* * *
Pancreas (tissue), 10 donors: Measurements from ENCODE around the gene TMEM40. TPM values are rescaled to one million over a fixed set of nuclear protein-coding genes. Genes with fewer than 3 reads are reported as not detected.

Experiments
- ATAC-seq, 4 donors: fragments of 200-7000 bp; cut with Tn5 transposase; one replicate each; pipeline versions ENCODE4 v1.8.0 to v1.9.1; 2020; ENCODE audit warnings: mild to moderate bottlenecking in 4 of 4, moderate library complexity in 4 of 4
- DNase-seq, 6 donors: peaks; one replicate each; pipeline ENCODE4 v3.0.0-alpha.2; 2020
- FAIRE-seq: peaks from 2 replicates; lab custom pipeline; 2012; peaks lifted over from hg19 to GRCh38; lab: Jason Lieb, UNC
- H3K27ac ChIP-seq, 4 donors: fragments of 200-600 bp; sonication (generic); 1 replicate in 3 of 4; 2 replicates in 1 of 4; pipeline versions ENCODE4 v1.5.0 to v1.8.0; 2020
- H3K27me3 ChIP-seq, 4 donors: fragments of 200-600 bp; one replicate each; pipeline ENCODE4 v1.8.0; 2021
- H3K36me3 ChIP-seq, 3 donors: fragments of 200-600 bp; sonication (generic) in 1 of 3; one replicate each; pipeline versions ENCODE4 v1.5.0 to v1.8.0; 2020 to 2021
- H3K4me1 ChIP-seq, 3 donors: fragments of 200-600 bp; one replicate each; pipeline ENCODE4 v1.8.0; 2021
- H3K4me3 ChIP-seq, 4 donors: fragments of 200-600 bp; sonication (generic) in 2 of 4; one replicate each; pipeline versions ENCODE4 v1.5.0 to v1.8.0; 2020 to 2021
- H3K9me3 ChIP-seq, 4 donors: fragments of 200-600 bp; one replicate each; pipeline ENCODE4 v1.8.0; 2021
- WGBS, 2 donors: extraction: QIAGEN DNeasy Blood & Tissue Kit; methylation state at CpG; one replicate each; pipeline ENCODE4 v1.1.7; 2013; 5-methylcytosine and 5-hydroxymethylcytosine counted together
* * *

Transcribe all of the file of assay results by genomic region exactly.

Pancreas (tissue), 10 donors: Measurements from ENCODE around the gene TMEM40. TPM values are rescaled to one million over a fixed set of nuclear protein-coding genes. Genes with fewer than 3 reads are reported as not detected.

Experiments
- ATAC-seq, 4 donors: fragments of 200-7000 bp; cut with Tn5 transposase; one replicate each; pipeline versions ENCODE4 v1.8.0 to v1.9.1; 2020; ENCODE audit warnings: mild to moderate bottlenecking in 4 of 4, moderate library complexity in 4 of 4
- DNase-seq, 6 donors: peaks; one replicate each; pipeline ENCODE4 v3.0.0-alpha.2; 2020
- FAIRE-seq: peaks from 2 replicates; lab custom pipeline; 2012; peaks lifted over from hg19 to GRCh38; lab: Jason Lieb, UNC
- H3K27ac ChIP-seq, 4 donors: fragments of 200-600 bp; sonication (generic); 1 replicate in 3 of 4; 2 replicates in 1 of 4; pipeline versions ENCODE4 v1.5.0 to v1.8.0; 2020
- H3K27me3 ChIP-seq, 4 donors: fragments of 200-600 bp; one replicate each; pipeline ENCODE4 v1.8.0; 2021
- H3K36me3 ChIP-seq, 3 donors: fragments of 200-600 bp; sonication (generic) in 1 of 3; one replicate each; pipeline versions ENCODE4 v1.5.0 to v1.8.0; 2020 to 2021
- H3K4me1 ChIP-seq, 3 donors: fragments of 200-600 bp; one replicate each; pipeline ENCODE4 v1.8.0; 2021
- H3K4me3 ChIP-seq, 4 donors: fragments of 200-600 bp; sonication (generic) in 2 of 4; one replicate each; pipeline versions ENCODE4 v1.5.0 to v1.8.0; 2020 to 2021
- H3K9me3 ChIP-seq, 4 donors: fragments of 200-600 bp; one replicate each; pipeline ENCODE4 v1.8.0; 2021
- WGBS, 2 donors: extraction: QIAGEN DNeasy Blood & Tissue Kit; methylation state at CpG; one replicate each; pipeline ENCODE4 v1.1.7; 2013; 5-methylcytosine and 5-hydroxymethylcytosine counted together